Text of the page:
The goal of this project was to determine the effects of elevated cardiac temperature on preload-dependent and preload-independent regulation of left ventricular developed pressure (LVDP) in Langendorff-perfused, electrically paced (420bpm), Sprague-Dawley rat hearts. LVDP responses to steady-state isoproterenol infusions (10-8M) were determined at 37, 38, 39, and 40°C. Preload-dependent LVDP was determined at 37 and 40°C. Isoproterenol-induced LVDP and preload-dependent LVDP time controls were conducted in a separate group maintained at 37°C. The percent increase in LVDP during isoproterenol infusion significantly decreased at 40°C to 42±6 (SE), compared to 55±9, 55±6, and 53±7% at 37, 38, and 39°C, respectively. No significant differences were observed in the percent increase in LVDP to isoproterenol among the corresponding time controls (50±6, 47±3, 56±4, and 56±5%). Preload-dependent LVDP decreased across the experimental protocol, but there were no cardiac temperature effects. These data indicate that β-adrenergic mediated contractility is not altered by moderate heating from normothermia but is compromised at very high temperatures (40°C). Cardiac temperatures from 37 to 40°C do not alter the inherent preload-dependent LVDP, indicating that the Frank-Starling relation is not directly affected within this temperature range.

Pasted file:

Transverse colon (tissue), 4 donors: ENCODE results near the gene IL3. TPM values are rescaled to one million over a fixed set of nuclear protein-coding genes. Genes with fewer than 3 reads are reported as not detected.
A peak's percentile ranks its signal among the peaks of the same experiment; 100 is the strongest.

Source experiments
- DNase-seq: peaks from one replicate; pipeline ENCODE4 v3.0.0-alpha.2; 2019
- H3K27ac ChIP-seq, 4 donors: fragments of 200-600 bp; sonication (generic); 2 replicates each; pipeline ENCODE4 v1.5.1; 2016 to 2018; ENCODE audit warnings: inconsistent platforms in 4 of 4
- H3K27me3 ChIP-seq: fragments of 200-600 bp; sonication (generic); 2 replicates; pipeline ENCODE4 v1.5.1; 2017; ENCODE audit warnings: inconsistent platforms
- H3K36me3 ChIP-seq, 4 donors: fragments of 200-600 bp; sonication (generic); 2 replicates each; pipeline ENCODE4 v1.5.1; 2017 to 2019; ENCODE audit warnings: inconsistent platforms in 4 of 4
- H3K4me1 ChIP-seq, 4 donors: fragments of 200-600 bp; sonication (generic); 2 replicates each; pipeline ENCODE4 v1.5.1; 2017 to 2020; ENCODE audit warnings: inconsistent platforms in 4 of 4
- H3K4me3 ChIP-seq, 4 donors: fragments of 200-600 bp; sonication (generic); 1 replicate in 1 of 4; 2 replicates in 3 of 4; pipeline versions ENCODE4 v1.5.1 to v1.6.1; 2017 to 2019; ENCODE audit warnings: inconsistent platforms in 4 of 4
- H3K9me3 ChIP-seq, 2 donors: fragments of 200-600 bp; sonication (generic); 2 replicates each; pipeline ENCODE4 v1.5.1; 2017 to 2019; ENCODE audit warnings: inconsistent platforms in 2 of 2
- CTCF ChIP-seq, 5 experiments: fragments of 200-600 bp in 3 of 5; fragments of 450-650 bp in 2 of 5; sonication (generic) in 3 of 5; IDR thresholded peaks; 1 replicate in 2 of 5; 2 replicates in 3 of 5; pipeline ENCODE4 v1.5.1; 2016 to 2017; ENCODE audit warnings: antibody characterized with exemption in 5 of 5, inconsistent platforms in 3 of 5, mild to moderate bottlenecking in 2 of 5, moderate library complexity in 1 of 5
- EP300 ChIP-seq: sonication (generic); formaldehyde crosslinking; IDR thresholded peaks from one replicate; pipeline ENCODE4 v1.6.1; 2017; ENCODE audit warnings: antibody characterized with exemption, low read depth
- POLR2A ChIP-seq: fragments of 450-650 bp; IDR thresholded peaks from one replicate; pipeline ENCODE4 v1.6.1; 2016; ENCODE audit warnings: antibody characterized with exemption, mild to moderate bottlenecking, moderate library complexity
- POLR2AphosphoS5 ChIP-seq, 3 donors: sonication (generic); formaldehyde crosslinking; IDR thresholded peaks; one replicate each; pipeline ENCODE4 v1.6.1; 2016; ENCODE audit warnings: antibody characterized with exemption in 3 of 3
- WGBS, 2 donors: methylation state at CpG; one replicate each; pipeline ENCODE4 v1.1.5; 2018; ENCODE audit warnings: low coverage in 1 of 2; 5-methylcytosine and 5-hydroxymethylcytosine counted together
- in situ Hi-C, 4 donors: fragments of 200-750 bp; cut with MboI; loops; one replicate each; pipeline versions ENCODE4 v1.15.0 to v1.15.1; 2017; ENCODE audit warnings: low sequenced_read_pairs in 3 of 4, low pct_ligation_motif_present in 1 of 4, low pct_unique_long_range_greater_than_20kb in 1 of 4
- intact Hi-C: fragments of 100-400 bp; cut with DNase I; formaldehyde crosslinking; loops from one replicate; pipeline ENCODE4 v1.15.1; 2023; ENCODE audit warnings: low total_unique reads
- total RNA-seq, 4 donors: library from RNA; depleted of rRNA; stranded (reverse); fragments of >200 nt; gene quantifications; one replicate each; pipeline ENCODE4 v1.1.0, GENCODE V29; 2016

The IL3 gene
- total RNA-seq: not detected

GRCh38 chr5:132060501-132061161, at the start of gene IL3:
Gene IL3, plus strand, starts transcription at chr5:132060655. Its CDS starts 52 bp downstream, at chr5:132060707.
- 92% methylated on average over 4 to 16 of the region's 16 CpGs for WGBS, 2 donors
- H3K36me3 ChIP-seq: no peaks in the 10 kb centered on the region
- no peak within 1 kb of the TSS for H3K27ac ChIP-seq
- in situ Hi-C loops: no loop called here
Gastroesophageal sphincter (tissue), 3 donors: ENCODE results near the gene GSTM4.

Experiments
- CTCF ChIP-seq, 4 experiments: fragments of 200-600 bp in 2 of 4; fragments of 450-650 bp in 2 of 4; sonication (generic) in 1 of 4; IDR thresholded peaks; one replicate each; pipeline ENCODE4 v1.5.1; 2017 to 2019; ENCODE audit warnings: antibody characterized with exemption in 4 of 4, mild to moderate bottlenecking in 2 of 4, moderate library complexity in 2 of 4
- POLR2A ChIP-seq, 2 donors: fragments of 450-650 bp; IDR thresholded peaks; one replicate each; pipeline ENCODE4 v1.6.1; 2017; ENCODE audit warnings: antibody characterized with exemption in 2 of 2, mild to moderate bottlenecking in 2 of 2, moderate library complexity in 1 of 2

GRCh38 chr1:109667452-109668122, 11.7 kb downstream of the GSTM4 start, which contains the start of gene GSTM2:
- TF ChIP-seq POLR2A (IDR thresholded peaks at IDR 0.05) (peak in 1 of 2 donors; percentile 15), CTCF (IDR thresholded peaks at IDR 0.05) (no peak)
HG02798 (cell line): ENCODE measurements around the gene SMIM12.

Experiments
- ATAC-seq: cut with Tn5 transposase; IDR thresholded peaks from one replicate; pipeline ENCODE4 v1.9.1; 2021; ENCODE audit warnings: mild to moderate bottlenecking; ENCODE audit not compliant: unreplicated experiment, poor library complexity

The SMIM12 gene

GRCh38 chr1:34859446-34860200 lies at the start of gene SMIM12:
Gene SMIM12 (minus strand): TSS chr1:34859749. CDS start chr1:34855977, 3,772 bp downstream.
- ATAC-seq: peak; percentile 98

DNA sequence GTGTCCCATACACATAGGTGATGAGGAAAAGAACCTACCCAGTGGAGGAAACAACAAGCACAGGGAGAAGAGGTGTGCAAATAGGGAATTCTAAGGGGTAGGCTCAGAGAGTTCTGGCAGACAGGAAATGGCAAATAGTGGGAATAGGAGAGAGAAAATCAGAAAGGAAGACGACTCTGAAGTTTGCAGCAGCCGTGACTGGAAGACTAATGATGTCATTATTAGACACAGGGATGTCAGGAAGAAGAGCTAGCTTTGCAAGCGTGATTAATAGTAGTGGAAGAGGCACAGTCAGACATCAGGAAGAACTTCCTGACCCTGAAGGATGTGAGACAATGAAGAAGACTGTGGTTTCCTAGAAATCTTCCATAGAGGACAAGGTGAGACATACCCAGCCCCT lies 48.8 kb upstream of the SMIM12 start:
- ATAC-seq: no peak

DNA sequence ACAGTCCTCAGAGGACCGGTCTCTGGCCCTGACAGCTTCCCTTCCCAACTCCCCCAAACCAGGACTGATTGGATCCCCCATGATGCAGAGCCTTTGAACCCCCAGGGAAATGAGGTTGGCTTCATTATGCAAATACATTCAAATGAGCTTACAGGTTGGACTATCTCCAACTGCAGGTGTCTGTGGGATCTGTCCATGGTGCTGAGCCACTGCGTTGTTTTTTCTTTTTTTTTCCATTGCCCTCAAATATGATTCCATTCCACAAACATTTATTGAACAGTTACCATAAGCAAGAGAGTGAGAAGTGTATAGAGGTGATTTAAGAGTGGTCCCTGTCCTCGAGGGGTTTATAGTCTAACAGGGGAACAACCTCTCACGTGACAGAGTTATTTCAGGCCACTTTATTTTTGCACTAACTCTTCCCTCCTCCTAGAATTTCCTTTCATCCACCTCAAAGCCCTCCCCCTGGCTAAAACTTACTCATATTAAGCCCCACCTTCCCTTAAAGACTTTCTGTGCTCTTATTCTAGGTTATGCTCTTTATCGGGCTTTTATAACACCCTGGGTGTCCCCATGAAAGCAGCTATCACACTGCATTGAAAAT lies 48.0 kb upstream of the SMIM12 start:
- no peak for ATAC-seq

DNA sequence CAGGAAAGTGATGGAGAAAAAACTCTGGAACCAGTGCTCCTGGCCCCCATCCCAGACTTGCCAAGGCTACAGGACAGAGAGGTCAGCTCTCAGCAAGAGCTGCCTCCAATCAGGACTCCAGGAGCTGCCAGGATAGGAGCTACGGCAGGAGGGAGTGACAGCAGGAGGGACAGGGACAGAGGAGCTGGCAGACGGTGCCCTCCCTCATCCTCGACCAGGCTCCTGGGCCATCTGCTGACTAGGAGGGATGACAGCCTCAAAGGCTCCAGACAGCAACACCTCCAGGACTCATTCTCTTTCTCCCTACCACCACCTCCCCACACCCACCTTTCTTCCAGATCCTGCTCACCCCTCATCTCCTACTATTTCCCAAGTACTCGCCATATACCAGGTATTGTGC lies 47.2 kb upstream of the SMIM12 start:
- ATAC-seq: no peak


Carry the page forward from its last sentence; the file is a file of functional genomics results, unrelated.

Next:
|Number of pages||5|
|Journal||Journal of Thermal Biology|
|State||Published - Oct 2013|
Bibliographical noteFunding Information:
Authors would like to thank Sarah Hirsh for her technical assistance, Gretchen Addington for her aid with figure preparation, and the Office of Laboratory Animal Resources for housing and transportation assistance. This project was funded by the National Institute for Occupational Safety and Health Pilot Research Project Training Program of the University of Cincinnati Education and Research Center Grant #T42/OH008432-05 .
- Frank-Starling relationship
- Heat stress
- Isolated heart
- Langendorff preparation
ASJC Scopus subject areas
- Agricultural and Biological Sciences (all)
- Developmental Biology